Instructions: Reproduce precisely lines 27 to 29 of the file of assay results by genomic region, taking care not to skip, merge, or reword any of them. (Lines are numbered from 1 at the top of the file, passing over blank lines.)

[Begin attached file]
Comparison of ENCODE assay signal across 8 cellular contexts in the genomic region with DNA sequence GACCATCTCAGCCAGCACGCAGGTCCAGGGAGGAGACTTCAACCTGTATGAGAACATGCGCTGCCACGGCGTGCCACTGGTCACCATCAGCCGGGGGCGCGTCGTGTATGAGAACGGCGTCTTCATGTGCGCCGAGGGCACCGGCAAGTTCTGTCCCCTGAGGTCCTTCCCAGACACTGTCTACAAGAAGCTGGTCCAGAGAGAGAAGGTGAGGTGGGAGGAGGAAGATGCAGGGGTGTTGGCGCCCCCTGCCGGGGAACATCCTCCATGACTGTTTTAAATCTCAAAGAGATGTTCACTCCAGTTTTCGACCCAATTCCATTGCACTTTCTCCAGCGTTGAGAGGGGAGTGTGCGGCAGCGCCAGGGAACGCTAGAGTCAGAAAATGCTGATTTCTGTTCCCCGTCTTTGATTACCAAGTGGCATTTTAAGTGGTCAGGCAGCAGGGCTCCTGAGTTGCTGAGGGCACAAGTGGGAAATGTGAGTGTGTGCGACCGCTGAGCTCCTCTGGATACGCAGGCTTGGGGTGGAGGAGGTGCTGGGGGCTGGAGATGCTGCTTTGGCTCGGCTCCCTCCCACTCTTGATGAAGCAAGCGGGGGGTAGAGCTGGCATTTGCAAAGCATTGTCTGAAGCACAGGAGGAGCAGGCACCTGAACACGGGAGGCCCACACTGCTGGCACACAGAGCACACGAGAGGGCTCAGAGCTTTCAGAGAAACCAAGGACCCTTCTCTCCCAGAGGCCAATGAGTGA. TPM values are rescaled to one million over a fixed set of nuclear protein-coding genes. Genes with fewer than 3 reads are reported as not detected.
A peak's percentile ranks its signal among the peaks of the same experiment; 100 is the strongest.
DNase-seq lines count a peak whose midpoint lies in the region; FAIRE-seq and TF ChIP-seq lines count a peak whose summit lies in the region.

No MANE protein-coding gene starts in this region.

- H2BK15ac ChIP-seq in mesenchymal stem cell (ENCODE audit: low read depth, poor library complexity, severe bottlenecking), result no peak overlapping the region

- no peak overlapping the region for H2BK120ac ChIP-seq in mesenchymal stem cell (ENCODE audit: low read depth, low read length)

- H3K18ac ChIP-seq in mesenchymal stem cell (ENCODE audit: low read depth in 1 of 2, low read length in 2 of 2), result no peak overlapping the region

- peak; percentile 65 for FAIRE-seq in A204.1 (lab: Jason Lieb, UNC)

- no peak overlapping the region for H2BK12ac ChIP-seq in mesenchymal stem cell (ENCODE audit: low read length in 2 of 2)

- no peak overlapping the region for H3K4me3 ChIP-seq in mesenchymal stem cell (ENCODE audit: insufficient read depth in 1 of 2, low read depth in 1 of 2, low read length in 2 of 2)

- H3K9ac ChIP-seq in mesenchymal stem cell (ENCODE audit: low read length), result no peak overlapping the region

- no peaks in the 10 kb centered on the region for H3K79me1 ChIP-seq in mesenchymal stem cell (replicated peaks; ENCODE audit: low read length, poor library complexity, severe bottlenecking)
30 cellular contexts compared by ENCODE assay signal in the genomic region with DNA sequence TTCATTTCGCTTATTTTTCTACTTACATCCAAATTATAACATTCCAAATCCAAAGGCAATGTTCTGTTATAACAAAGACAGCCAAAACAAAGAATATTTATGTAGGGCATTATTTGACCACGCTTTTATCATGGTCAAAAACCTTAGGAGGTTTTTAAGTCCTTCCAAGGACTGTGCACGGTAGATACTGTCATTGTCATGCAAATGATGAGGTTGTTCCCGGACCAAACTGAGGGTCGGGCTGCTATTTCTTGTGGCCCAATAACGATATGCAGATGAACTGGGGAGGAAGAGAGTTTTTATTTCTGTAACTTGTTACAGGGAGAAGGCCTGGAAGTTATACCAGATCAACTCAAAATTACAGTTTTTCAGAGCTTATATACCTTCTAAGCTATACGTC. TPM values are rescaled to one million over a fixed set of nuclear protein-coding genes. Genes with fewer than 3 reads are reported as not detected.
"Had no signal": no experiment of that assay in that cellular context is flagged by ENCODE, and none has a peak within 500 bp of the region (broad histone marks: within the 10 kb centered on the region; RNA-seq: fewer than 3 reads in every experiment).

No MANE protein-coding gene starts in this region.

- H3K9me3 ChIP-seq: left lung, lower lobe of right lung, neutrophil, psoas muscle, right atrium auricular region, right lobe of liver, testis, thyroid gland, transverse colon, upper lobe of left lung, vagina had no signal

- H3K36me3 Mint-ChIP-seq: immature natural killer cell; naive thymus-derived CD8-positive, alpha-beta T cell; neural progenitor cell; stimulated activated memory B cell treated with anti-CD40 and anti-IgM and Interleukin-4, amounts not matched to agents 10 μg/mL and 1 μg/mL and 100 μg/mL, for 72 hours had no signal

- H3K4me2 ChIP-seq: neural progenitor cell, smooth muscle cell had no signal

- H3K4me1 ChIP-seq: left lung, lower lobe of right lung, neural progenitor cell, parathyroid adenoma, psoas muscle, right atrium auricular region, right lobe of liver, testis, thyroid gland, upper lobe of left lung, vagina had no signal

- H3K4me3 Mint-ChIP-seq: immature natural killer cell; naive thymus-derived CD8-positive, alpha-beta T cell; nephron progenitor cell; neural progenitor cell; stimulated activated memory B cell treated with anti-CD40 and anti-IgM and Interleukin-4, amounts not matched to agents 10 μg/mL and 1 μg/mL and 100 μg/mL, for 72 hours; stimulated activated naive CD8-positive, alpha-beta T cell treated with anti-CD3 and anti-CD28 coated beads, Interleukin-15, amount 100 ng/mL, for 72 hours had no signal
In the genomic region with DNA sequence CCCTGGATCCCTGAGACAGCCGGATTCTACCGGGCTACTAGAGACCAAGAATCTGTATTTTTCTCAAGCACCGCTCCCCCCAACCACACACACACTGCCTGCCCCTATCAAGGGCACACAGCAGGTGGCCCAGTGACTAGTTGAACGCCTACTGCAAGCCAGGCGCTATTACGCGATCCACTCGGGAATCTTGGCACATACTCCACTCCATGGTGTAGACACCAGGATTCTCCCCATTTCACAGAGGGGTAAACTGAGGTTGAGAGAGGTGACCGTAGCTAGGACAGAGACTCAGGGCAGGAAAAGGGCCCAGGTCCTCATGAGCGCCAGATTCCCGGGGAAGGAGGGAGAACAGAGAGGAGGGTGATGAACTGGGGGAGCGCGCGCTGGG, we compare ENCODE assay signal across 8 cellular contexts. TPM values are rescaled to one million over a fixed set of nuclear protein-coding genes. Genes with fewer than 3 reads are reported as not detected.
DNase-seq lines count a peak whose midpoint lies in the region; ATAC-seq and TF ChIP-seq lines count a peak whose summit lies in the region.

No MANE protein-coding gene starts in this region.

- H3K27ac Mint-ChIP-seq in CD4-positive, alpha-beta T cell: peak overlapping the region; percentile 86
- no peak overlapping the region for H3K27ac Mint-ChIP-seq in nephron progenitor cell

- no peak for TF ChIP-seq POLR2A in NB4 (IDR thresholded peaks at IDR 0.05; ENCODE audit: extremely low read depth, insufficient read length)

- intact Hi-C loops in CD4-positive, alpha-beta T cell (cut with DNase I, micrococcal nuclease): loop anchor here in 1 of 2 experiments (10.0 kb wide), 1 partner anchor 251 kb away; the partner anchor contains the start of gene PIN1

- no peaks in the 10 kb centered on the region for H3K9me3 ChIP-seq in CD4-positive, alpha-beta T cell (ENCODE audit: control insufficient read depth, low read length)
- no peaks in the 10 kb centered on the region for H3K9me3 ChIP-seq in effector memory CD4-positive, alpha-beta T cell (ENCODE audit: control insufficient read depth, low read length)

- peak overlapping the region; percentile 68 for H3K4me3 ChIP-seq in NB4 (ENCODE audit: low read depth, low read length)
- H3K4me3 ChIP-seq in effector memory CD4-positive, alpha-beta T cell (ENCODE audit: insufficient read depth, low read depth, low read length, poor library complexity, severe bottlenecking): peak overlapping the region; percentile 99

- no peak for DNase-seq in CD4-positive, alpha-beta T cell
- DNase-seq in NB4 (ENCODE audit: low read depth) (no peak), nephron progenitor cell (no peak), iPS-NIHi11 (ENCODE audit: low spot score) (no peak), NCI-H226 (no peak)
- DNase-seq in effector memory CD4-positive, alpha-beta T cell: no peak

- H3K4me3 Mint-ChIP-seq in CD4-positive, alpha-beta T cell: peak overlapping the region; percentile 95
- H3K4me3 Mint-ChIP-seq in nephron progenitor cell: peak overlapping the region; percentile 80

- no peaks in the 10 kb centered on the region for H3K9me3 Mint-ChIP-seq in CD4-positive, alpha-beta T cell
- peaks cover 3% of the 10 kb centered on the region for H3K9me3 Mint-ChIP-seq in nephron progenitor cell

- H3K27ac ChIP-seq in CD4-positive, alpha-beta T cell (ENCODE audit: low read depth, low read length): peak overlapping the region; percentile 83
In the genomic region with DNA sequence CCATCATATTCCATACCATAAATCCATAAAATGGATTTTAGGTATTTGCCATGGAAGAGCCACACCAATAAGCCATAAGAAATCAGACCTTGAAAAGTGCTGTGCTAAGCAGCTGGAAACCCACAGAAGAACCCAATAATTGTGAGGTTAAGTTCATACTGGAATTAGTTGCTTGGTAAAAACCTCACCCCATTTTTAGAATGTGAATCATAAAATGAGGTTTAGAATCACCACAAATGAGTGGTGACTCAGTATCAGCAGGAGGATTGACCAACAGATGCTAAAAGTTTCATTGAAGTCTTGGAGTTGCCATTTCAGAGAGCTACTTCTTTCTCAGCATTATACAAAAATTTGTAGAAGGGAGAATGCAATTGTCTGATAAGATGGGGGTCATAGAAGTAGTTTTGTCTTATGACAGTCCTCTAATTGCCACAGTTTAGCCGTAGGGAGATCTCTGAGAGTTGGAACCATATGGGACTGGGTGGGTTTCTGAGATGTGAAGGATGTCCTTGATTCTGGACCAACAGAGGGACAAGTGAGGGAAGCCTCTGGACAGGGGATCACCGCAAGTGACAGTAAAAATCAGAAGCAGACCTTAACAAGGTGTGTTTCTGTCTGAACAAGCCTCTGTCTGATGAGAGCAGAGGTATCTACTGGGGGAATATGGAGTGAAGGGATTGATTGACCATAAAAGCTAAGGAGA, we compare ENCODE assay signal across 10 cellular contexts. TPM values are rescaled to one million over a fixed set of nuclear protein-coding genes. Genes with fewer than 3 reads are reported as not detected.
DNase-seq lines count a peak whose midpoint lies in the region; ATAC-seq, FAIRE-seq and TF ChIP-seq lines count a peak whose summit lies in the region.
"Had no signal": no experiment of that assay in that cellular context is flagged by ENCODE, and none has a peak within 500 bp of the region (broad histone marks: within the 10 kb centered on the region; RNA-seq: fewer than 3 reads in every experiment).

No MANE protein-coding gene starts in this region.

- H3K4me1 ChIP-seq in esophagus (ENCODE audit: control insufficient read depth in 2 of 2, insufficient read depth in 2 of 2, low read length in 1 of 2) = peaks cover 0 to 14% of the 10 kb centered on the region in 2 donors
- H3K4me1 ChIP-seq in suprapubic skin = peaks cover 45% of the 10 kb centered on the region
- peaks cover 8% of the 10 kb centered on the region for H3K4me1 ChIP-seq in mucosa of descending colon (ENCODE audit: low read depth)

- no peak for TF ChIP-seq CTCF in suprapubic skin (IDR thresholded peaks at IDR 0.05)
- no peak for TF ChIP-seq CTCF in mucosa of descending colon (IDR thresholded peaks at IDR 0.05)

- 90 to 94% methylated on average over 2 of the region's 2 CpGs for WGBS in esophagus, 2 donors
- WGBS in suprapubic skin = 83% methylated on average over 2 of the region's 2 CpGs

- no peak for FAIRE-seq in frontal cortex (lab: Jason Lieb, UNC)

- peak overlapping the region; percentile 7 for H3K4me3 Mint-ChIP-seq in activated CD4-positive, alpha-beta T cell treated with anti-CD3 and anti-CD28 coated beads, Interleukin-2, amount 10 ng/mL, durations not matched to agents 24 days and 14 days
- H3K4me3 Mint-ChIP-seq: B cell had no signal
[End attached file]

- intact Hi-C loops in CD4-positive, alpha-beta T cell (cut with DNase I, micrococcal nuclease): loop anchor here in 1 of 2 experiments (10.0 kb wide), 1 partner anchor 251 kb away; the partner anchor contains the start of gene PIN1

- no peaks in the 10 kb centered on the region for H3K9me3 ChIP-seq in CD4-positive, alpha-beta T cell (ENCODE audit: control insufficient read depth, low read length)
- no peaks in the 10 kb centered on the region for H3K9me3 ChIP-seq in effector memory CD4-positive, alpha-beta T cell (ENCODE audit: control insufficient read depth, low read length)